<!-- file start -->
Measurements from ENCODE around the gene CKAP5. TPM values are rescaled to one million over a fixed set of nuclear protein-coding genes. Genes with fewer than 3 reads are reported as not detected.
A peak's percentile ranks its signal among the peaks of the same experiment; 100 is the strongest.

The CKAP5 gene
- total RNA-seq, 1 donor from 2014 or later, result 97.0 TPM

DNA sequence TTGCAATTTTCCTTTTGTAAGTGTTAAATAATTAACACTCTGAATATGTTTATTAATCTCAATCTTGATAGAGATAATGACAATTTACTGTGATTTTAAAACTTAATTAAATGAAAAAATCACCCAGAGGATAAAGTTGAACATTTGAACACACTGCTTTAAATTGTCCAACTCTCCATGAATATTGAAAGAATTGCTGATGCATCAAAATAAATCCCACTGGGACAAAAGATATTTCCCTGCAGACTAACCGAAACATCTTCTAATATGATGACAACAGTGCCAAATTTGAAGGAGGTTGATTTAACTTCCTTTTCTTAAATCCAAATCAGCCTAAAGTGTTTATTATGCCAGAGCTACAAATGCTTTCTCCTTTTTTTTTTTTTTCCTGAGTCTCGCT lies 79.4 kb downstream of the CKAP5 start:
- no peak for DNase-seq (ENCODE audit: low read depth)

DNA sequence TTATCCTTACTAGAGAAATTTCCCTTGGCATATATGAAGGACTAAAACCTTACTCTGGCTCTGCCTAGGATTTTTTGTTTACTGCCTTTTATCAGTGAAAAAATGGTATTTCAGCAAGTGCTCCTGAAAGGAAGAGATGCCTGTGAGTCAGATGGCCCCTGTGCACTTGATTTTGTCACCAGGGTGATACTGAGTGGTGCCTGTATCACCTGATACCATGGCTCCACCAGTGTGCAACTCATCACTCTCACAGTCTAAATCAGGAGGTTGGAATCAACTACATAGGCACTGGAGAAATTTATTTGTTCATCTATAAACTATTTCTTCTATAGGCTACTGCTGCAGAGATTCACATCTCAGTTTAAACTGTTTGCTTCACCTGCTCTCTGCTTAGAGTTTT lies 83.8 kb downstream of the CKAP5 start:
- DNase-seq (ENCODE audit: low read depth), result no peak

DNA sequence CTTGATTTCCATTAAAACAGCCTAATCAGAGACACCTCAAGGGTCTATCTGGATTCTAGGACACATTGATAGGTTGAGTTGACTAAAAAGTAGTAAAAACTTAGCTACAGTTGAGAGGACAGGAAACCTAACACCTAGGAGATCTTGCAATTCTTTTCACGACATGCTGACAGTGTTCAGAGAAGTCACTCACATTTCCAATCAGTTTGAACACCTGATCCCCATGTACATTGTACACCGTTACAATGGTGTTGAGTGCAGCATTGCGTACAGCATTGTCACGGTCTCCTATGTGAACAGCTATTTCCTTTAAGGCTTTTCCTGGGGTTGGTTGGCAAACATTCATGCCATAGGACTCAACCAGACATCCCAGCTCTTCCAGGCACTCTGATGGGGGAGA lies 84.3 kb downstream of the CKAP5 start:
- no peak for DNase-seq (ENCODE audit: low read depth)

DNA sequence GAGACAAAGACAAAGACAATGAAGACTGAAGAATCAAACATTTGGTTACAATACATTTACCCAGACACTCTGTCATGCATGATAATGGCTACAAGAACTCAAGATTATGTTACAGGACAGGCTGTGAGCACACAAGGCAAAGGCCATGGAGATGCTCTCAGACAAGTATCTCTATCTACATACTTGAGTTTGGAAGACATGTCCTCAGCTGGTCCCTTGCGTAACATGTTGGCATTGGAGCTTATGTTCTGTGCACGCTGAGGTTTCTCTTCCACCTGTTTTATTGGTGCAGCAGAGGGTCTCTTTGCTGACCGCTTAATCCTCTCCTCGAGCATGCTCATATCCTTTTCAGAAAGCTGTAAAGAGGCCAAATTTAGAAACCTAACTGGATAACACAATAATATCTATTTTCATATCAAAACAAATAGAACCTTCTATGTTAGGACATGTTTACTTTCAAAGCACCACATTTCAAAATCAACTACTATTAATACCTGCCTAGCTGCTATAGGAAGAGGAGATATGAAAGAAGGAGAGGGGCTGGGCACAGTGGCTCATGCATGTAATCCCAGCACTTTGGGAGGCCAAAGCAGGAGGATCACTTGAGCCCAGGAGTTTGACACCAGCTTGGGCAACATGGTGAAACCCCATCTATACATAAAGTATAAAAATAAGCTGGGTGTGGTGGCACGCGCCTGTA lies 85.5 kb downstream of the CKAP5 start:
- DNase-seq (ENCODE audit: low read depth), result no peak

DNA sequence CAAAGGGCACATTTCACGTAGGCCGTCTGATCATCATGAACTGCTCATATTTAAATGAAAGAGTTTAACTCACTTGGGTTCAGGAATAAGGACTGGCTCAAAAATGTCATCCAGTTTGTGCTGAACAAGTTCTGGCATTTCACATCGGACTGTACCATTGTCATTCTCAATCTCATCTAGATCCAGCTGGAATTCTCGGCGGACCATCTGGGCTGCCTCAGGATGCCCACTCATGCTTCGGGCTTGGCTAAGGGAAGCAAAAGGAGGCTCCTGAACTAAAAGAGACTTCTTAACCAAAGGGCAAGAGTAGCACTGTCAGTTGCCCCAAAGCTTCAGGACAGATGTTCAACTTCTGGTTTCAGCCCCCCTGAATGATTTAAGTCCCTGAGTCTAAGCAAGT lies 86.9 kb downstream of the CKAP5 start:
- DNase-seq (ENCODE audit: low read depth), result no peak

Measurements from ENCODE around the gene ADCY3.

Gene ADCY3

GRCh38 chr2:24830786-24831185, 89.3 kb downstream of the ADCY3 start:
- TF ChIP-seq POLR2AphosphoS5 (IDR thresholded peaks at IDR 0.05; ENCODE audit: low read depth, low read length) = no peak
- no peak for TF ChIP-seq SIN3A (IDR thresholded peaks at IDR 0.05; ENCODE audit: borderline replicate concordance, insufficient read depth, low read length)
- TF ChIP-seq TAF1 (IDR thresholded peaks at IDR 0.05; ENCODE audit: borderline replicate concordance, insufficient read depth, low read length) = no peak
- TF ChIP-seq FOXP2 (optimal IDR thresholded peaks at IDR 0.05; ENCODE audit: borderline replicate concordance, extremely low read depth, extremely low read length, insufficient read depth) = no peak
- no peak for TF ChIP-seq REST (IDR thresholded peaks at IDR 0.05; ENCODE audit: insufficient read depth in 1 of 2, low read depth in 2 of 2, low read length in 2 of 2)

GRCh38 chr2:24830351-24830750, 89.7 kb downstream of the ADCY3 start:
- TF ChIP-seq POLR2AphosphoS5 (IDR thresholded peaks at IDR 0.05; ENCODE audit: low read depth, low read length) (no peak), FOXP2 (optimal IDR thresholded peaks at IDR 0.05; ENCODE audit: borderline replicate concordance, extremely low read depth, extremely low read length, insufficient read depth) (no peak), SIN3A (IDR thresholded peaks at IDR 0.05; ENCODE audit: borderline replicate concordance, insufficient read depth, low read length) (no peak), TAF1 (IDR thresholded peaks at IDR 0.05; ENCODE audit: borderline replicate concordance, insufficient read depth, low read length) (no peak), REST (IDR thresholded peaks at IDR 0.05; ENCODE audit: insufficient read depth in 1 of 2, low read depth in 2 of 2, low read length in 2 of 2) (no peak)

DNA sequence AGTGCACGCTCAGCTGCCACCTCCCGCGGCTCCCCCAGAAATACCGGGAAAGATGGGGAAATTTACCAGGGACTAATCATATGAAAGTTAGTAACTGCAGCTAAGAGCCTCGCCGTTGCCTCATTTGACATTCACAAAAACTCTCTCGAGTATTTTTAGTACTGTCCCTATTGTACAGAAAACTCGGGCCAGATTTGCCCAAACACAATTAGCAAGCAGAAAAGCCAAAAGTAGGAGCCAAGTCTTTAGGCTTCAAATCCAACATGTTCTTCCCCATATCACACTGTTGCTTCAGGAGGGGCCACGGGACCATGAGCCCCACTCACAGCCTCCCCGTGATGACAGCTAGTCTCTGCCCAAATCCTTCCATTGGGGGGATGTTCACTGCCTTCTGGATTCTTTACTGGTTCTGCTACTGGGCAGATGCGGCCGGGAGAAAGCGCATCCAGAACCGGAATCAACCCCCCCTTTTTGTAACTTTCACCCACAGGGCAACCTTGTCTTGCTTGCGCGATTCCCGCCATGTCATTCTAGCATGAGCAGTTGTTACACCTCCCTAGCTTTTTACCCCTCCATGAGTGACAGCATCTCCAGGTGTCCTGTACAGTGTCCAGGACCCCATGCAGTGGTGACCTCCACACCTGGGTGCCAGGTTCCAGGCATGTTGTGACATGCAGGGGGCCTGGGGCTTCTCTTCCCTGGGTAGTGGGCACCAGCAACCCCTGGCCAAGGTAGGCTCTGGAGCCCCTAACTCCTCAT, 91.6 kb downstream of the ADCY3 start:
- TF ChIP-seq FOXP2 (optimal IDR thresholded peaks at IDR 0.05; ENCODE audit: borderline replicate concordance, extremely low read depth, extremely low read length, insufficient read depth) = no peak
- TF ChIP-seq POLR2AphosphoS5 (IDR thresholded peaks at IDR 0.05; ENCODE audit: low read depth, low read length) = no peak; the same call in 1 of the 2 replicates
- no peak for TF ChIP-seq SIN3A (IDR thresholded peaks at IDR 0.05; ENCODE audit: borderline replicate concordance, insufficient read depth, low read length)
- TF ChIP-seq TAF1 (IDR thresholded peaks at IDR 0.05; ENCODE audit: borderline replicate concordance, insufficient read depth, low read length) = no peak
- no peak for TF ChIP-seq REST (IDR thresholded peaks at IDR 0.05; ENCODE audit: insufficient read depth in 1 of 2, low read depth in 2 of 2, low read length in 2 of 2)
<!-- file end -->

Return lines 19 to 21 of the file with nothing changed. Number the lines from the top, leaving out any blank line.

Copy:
- no peak for TF ChIP-seq SIN3A (IDR thresholded peaks at IDR 0.05; ENCODE audit: borderline replicate concordance, insufficient read depth, low read length)
- TF ChIP-seq TAF1 (IDR thresholded peaks at IDR 0.05; ENCODE audit: borderline replicate concordance, insufficient read depth, low read length) = no peak
- TF ChIP-seq FOXP2 (optimal IDR thresholded peaks at IDR 0.05; ENCODE audit: borderline replicate concordance, extremely low read depth, extremely low read length, insufficient read depth) = no peak